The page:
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Using travel occupational therapy to treat addiction

Overcoming substance abuse requires more than simply stopping a habit; it also entails finding a new way to go through life. Occupational therapy can assist in this journey, retraining individuals to enjoy life without the substance. If you're looking for travel therapy jobs that suit your interests, consider an occupational approach to treating addiction. Here's what that looks like:

What occupational therapists do

Occupational therapists can treat a range of individuals depending on their specialty. By and large, they guide ill or injured people through a treatment plan that helps them find easier and better ways to do daily activities. For instance, they teach a patient who has lost a limb how to adjust his or her lifestyle to accommodate the injury while continuing to work and live. As such, occupational therapists create specialized treatment plans that change from person to person. 

When it comes to substance abuse, occupational therapists can help patients identify patterns of behavior that make them susceptible to temptation and alter habits to avoid it. Additionally, they search for activities that bring their patients joy without the use of drugs or alcohol. That way, patients will have a hobby they can participate in instead of falling back on abuse.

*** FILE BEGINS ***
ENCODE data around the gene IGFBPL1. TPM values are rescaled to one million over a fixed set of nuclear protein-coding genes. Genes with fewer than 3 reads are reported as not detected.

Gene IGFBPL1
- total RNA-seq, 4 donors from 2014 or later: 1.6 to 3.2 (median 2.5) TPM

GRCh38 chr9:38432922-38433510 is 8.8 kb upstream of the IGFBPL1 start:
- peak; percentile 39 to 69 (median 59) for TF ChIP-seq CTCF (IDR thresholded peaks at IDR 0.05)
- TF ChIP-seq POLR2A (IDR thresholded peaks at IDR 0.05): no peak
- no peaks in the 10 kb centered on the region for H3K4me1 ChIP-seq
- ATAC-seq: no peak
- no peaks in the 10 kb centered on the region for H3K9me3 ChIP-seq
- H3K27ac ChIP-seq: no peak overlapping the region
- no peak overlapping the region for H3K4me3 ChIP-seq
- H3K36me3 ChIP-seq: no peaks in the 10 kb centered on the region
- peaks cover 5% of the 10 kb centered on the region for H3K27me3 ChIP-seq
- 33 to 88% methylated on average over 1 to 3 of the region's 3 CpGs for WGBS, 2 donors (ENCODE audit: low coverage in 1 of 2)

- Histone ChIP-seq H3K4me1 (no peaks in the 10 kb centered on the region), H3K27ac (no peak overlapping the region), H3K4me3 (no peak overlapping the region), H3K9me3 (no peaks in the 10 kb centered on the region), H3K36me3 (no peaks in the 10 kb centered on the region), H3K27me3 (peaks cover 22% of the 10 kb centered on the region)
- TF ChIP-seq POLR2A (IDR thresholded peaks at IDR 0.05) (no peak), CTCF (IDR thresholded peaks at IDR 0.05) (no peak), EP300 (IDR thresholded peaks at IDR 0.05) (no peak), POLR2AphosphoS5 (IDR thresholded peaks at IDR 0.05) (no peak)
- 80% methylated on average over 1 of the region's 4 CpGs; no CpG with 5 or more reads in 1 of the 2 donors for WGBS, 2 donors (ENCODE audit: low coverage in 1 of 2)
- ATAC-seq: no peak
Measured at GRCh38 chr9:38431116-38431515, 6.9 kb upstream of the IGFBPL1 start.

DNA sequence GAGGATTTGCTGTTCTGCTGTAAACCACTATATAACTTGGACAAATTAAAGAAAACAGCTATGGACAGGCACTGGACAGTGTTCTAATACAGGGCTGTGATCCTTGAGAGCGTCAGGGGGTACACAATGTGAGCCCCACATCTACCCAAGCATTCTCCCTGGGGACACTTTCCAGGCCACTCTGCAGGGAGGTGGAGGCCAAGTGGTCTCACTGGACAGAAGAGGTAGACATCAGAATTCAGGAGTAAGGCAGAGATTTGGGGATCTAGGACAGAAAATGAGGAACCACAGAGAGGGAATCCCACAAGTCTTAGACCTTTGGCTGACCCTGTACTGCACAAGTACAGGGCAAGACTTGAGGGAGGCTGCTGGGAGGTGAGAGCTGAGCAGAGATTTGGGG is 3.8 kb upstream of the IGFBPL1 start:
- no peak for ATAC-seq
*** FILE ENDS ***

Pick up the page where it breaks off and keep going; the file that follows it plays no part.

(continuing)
The need for help

According to the National Survey on Drug Use and Health, 21.5 million Americans over the age of 12 experienced a substance addiction in 2014. That number includes both drugs and alcohol. What's more, 3.3 percent of surveyed adults experienced mental health issues on top of addiction. When it comes to recovery, the longer someone abstains from the substance, the more likely they will remain sober. A study published by SAGE found that individuals who were sober for at least five years had only a 15 percent chance of relapse.

This research shows the necessity of helping those with a substance addiction become and remain sober. Because those in occupational therapy jobs identify behavioral patterns and work to find alternatives to drugs and alcohol, patients may see lasting results.

Wine bottle pouring wine into glass.Identifying what makes individuals tempted to abuse drugs and alcohol can help them abstain.

The work of an occupational therapist

Travel therapy professionals working with those experiencing addiction will create unique programs for their patients. This role lives somewhere at the intersection of occupational therapy and counselor, as you'll help patients examine themselves and how their mental state changes throughout the day. Together you'll identify triggers and find ways to redirect negative emotions. Not only will you help patients avoid drugs and alcohol, but you'll get them to the point of pursuing positive activities instead, whether that's a job, new hobbies or just better coping mechanisms.  

Education and income

If assisting people in search of a more positive lifestyle sounds appealing, occupational therapy specializing in substance addiction could be a good fit. According to the U.S. Bureau of Labor Statistics, occupational therapists made a median salary of $80,150 in 2015, and expected job growth between 2014 and 2024 is 27 percent. The MinnPost noted that occupational therapy originally served those battled substance abuse, but the field's popularity died down. However, with the healthcare industry focusing more on mental health, the role is gaining ground once again. As such, now is a great time to invest in a future as a travel occupational therapist specializing in substance abuse.

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